So if dying Mark is in a bed, taking his last breaths, what is it I say to the young Mark, what is the thing I would do if I could only turn back the clock of life and do it all over again, if I could? First off, let me say that I am lucky, and if I were to pass soon, I have lived a wonderful and fulfilling life. I got to travel and see, I got to love and lost, and I got to be and become. To add to my story is to only add more sweetness to a birthday cake, and more love to a smile. I have lived, but I will answer your question.

I would have helped more. 

It really is that simple for me. I can’t think of one other thing or act or place that can truly substitute the feeling I feel when I do something, especially if it is for the service of one. You remember the story I was telling you about my little obsession with the TV show Quantum Leap? Think of my response to that question and somewhat morph it into the response of this one. Many people have traveled the world trying to find themselves and have gone to the edge of the planet looking for the greatest adventures. I can honestly tell you the most beautiful sunset I experienced was sitting on top of a cinderblock hospital, looking down on a dirt covered road, talking to a doctor friend whom I had just met, about the death of a man that had just occurred. I have sat on the beaches of Maui and witnessed the physical setting of the sun over the vast ocean that stretched for miles, but the greatest sunset took place in the poorest country in the western hemisphere, under the shittiest conditions. And why? Because a sunset is only as wonderful as the thoughts that you reflect upon when it is setting, when the door is closing, when the eyelids are closing for the final time.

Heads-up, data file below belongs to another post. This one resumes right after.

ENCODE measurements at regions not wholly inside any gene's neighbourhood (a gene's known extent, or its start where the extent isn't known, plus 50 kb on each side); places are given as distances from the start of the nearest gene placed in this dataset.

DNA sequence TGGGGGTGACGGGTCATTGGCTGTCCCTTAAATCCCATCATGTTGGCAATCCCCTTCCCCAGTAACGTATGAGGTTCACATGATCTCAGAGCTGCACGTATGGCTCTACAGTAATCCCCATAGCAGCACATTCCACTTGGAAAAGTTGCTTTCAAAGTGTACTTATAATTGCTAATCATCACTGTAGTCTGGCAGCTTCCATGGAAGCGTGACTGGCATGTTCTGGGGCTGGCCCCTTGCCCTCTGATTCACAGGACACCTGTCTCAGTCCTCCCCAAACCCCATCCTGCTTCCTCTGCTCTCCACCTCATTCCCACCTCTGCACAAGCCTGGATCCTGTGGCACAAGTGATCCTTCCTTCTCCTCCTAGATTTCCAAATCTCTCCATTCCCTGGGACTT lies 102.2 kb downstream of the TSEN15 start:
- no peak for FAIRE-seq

Those sunsets mean something because I meant something. I was dirty, tired, emotional, and perhaps even a little scared, but that sunset felt more real to me than any other. And that is what I want my last breath to be like. I want my last thought to be about what I did, not what I was able to do (I think you will understand what I mean by that).  I want God or St. Peter, or whomever or whatever is on the other side of the veil of death to hold my hand and tell me “you did good kid, you did good”. I don’t think I will be asked about how the snow was in Colorado that one year, or what I thought about food in Italy (although I do want to find out about that one).

I simply want to do more, and in the process of doing that, I will get the adventure I seek. I will get the food I want to taste. Third world countries are beautiful places, because they give you a wonderful glimpse of the true beauty of people, but also the horrific insight of just how evil man can be. You want to truly live, then you need to feel helpless, you need to stand in front of someone with a gun that doesn’t understand you, but understands that you are there to help, and that is the only reason he hasn’t pulled the trigger on the white man whom he is supposed to hate. You need to hold the hand of someone dying, who isn’t someone you love, but someone who loves that you are there because no one else is. You, in perhaps the last few days of their struggling filled life, may have offered them the slightest amount of peace and tranquility.